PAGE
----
Wow, what a fantastic weekend! The Distinguished Primatologist award to Russ Tuttle and the reception that followed at the the Field Museum was a wonderful way to start. Many thanks to Robert Martin for a truly elegant evening. On Saturday at UIC, we started with coffee and bagels (REAL bagels from New York Bagel and Bialy up in Skokie - to die for), then launched into one of MPIG's finest scientific programs yet: a full slate of 16 podium presentations, followed by an afternoon poster session - 34 posters in all. During the poster session the E. Lloyd DuBrul Comparative Skeletal Archives was open to attendees - an amazing collection of mostly craniofacial and dental specimens, prepared by one of the bioanthropological forefathers of comparative dentition, Dr. E. Lloyd DuBrul, who was on faculty in the UIC College of Dentistry for several decades. We wrapped up all the hard work with a great party at my place on Saturday night - thanks to all who came to celebrate the close of another successful MPIG. Can't wait 'til next year!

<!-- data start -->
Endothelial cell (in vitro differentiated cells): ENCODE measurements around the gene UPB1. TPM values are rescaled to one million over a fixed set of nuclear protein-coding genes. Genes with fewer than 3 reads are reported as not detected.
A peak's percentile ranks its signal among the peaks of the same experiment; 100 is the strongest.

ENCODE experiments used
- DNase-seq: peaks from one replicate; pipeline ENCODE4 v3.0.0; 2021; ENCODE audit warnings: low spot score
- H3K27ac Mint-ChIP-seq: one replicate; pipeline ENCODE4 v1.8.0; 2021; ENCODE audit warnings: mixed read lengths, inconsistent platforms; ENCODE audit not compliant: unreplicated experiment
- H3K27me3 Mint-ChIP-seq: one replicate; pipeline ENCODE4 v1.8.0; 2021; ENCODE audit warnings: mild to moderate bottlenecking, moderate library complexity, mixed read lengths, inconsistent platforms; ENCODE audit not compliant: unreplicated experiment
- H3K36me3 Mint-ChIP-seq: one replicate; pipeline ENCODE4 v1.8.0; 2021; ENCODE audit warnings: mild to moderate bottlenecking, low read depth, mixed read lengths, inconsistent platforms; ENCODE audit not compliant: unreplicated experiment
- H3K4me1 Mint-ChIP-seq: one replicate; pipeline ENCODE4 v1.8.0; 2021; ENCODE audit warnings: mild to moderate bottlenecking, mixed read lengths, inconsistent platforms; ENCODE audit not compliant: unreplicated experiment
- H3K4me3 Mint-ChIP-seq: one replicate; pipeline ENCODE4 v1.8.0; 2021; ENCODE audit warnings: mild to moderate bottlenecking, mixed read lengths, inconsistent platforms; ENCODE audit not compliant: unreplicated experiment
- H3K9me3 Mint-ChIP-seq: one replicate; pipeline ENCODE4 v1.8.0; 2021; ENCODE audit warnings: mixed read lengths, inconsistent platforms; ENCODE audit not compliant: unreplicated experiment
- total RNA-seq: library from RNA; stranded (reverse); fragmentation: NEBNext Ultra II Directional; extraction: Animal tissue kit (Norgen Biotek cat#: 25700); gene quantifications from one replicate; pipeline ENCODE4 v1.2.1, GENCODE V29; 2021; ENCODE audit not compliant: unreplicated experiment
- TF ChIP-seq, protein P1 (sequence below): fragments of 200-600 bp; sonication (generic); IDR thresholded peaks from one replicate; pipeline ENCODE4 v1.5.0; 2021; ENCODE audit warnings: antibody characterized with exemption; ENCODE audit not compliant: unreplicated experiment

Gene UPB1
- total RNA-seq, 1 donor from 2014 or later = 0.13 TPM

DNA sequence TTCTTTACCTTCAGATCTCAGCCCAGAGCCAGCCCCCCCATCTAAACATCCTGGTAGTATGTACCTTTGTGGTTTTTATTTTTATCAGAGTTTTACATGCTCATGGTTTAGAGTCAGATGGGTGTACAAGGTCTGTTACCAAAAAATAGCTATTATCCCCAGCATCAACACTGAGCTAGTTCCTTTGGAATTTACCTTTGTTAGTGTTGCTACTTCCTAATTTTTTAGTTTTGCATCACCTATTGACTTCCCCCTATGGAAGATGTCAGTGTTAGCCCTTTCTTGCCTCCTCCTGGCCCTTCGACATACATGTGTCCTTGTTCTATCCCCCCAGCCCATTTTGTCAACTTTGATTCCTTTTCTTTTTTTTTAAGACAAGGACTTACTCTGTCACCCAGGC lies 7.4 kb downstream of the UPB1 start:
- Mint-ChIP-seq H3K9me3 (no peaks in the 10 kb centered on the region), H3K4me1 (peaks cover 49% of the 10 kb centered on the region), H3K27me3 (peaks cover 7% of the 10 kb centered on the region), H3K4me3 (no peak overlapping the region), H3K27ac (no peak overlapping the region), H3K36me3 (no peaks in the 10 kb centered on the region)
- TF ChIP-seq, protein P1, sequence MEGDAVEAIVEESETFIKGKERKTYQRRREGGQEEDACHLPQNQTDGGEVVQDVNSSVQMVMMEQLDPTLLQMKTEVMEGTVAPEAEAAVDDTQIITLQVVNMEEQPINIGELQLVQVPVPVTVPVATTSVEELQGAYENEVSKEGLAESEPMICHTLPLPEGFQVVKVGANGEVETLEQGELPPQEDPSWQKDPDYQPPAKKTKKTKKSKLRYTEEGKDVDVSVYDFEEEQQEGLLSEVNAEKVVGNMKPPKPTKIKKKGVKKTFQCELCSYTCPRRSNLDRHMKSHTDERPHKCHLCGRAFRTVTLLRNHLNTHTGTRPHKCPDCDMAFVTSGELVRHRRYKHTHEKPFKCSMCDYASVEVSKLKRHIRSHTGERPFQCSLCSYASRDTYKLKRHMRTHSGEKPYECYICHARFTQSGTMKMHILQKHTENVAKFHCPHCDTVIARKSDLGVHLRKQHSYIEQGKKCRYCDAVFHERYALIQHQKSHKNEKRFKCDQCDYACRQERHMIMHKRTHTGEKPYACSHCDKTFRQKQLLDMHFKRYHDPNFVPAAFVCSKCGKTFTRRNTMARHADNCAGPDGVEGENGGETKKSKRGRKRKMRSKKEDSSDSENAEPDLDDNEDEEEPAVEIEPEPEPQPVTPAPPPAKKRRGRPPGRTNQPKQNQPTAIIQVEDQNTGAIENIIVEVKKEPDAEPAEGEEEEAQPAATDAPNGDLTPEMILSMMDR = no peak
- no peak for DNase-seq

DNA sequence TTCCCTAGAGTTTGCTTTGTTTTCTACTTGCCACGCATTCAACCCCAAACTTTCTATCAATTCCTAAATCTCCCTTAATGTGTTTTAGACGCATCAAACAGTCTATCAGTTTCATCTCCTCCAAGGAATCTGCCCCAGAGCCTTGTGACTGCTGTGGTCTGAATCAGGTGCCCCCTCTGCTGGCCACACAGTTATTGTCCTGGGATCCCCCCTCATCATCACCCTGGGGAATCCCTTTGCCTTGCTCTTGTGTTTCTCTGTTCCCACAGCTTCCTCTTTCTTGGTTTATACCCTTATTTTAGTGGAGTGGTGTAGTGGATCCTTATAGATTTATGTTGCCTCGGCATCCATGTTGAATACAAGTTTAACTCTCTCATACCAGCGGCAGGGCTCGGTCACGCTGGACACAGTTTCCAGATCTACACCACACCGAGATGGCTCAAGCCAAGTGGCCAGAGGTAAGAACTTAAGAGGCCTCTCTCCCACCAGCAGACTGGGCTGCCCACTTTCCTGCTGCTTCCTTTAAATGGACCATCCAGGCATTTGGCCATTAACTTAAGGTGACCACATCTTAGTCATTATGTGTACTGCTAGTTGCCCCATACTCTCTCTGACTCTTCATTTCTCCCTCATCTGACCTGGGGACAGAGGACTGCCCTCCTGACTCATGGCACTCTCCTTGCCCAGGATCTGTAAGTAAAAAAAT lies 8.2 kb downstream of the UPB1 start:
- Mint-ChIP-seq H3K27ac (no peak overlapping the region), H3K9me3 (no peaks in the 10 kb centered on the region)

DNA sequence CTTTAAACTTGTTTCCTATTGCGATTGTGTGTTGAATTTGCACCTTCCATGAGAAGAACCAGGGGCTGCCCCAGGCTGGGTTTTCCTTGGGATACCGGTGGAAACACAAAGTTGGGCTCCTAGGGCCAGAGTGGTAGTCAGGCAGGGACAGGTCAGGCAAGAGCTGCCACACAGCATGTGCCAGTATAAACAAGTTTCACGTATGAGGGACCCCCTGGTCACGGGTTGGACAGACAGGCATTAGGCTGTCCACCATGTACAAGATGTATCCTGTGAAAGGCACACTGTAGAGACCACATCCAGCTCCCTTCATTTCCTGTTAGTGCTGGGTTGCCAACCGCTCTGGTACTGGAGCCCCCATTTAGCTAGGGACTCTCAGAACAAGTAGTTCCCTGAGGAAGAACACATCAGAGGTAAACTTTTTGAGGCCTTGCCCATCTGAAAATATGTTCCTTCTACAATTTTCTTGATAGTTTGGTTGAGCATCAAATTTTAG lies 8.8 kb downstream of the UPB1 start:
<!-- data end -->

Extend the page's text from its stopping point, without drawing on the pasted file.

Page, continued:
Photos of the event will be posted soon at so stay tuned...

Thursday, September 23, 2010

MPIG is here!!!

I am so excited - MPIG comes to Chicago this weekend! We kick it off at the Field Museum tomorrow night to honor Russell Tuttle, MPIG's Distinguished Primatologist for 2010, then take it to UIC on Saturday for a full day of some fantastic science. Lots of students, both undergrad and grad, will be there presenting their work - very excited for them. Will post a recap after the weekend.

Check out for details and to download a copy of the program.